Crickets are a rich source of protein and other nutrients. They are popular among herpetologists as a food source for pet reptiles; wildlife rescue and rehabilitation centers also commonly use them to feed various injured and orphaned animals. Because insects are a rich source of protein, some people started farming crickets as a source of human food. The protein content ranges from 56% to 60% of dry matter, depending on diet. They are a good source of fatty acids and minerals such as iron, zinc, and phosphorous.
The most popular species that are farmed is Acheta domesticus (L.), the house cricket. Both larval and adult can be used as animal or pet food, and varying sizes are important in the pet industry, with smaller crickets preferred by some pet owners who need to feed small reptiles. For human food, it makes more sense to process larger individuals, large nymphs, or adults since these insects would have more nutrients present per cricket compared with tiny larvae.
Life cycle stages
Like other farmed insects, crickets are resistant to disease, but females cannibalize males occasionally. Cricket’s life cycle includes an egg, larva, and adult stage. These insects have hemimetabolous or incomplete development, meaning they do not have a pupa stage, and larvae, called nymphs, resemble adults. The length of the life cycle varies and is highly dependent on temperature. More rapid development occurs at temperatures of about 32°C. At this optimal temperature, the total life cycle is about 2 months, while it can take an extra month at cooler temperatures. Adults lay eggs in a moist substrate, and the eggs hatch in one to two weeks if the temperature is about 30 °C. The female lays up to 100 eggs in her lifetime, and the nymphs molt about 8 to 10 times before reaching adulthood. The number of molts and how long development takes depends on temperature, with cooler temperatures resulting in slower development.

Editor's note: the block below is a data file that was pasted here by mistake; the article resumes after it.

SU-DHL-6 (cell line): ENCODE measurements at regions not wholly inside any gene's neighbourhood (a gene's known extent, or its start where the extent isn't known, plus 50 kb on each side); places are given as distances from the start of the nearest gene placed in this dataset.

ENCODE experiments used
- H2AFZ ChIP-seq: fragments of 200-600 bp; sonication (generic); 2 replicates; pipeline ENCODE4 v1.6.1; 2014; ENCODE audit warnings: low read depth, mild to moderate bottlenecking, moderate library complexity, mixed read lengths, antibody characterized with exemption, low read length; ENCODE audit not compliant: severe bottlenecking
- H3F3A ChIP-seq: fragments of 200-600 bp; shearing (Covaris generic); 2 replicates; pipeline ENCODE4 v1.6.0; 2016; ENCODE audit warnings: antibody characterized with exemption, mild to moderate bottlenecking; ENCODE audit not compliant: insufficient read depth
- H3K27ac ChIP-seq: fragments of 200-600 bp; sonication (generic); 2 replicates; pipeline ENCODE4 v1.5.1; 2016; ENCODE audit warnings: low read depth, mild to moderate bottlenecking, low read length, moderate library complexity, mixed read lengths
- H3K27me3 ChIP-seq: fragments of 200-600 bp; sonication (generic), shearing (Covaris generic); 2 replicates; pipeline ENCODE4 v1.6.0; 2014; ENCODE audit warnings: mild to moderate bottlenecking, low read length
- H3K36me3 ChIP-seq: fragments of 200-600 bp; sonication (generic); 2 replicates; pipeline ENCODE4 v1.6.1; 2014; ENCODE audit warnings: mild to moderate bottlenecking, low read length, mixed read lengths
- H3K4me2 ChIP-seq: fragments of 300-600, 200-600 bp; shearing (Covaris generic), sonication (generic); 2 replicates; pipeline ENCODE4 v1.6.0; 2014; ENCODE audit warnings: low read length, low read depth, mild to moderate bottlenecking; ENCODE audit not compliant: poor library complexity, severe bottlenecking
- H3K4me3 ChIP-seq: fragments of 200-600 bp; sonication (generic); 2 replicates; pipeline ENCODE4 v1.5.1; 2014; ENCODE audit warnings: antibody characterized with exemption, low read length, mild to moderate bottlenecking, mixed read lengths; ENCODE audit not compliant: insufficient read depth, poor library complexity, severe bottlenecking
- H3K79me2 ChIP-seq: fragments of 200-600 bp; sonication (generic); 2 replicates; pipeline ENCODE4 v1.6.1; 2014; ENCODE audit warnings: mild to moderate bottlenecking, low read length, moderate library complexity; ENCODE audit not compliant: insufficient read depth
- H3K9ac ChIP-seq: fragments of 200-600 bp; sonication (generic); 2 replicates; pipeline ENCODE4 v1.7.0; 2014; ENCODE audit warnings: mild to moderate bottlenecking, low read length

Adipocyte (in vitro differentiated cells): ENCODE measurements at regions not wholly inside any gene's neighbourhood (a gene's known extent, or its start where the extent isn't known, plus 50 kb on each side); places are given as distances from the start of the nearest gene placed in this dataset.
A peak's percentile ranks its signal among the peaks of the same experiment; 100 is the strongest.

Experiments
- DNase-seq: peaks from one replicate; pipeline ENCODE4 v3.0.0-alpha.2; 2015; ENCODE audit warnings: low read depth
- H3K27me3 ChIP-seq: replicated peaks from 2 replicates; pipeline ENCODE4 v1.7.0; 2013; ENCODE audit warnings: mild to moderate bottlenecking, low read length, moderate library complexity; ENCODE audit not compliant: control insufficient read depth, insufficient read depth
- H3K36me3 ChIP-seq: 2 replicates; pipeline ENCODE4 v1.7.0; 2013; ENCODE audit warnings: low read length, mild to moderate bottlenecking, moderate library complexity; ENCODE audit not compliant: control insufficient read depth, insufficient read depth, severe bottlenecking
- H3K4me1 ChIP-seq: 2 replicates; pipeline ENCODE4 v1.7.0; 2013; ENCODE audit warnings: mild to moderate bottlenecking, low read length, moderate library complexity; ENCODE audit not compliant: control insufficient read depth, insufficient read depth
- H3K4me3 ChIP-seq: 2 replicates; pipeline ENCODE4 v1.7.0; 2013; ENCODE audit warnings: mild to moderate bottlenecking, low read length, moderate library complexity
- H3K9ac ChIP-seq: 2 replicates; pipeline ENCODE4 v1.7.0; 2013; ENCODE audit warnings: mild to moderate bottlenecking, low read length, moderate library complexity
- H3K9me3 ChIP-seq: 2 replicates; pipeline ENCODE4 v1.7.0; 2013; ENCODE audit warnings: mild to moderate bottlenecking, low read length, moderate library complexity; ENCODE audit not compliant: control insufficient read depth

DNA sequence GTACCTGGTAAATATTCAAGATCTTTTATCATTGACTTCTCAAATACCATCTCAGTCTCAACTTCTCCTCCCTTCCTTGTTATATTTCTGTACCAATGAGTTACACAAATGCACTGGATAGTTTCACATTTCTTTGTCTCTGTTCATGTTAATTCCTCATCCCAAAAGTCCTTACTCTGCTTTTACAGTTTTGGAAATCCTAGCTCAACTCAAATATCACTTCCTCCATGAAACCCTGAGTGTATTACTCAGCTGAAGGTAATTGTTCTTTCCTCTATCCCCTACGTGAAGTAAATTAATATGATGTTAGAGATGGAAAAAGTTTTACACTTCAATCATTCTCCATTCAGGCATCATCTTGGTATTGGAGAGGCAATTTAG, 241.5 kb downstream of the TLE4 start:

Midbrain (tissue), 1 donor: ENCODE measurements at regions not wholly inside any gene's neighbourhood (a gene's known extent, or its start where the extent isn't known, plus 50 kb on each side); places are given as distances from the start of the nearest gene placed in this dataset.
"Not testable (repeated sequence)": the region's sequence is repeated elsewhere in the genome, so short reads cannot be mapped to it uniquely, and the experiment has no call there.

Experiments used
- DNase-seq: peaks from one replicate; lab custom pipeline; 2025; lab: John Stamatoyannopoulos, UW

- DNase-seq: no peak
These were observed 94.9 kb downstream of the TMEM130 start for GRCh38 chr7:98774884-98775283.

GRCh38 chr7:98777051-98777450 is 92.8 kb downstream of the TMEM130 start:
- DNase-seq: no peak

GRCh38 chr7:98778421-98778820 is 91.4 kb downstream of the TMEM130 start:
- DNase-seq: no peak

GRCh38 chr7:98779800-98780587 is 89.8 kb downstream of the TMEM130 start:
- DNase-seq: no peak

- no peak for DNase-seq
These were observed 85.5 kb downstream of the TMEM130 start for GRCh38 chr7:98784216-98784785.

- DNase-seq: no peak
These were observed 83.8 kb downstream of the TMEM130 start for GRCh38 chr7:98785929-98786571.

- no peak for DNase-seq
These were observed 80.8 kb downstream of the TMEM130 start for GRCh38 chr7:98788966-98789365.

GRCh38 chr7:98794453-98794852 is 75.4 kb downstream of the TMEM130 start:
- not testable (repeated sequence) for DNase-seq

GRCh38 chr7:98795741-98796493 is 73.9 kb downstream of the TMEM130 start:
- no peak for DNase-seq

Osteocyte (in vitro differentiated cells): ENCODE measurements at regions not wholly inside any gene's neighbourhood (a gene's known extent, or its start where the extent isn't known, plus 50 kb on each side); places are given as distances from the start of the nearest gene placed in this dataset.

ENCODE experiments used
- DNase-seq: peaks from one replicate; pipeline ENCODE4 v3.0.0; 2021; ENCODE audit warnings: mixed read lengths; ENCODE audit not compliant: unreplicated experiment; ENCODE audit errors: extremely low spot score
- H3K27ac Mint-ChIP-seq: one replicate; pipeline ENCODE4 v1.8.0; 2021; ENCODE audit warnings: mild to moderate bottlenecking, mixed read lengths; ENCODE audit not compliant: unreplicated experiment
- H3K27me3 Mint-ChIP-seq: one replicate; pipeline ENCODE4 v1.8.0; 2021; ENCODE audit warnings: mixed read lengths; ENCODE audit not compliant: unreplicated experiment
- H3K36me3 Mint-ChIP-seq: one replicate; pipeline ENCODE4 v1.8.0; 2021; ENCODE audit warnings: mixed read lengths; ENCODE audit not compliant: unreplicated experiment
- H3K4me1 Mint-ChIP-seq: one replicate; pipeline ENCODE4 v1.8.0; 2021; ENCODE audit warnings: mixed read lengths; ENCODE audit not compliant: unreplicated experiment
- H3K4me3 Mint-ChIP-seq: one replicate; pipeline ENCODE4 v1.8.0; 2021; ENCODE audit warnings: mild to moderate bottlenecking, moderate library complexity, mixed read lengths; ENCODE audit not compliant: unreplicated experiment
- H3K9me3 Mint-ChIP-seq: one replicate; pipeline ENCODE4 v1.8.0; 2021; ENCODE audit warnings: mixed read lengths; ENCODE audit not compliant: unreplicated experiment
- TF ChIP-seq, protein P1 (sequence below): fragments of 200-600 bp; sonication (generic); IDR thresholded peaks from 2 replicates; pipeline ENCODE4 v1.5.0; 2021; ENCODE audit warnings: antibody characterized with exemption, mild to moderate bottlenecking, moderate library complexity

Farming crickets for the pet industry is simpler than for human food. Crickets are fed foods to increase nutritional content; for instance, calcium is often added as these insects are usually low in this mineral. This is particularly significant when crickets are used to feed reptiles.
Where crickets are reared for human consumption, other factors come into play, and these insects are fed different human foods to make them as nutritious as possible.
Diet and Water Recommendations for Edible Crickets
Diets for edible crickets can be designed to ensure good levels of palmitic acid, oleic acid, linoleic acid, and α-linolenic acid. The cricket efficiency of conversion of ingested food ranges from 64 to 65 at the 8th week when fed on a diet consisting of rice and pasta, pork and beef meat, bread, cheese skins, fruits and vegetables, and yolk. The feed conversion rate varies from 1.50 to 1.78, depending on diet, with higher values obtained with crickets fed a diet of at least 22% protein.
Crickets do need a source of water, but they readily and easily drown in water containers. Very early stages, recently hatched from eggs, are particularly susceptible to this, which is why watering has to be done with care. It is best to use a moistened sponge as a source of water or a test tube with a piece of cotton. Too much moisture can also lead to mold development; thus, the container needs to be checked and cleaned often.
Optimal Breeding Conditions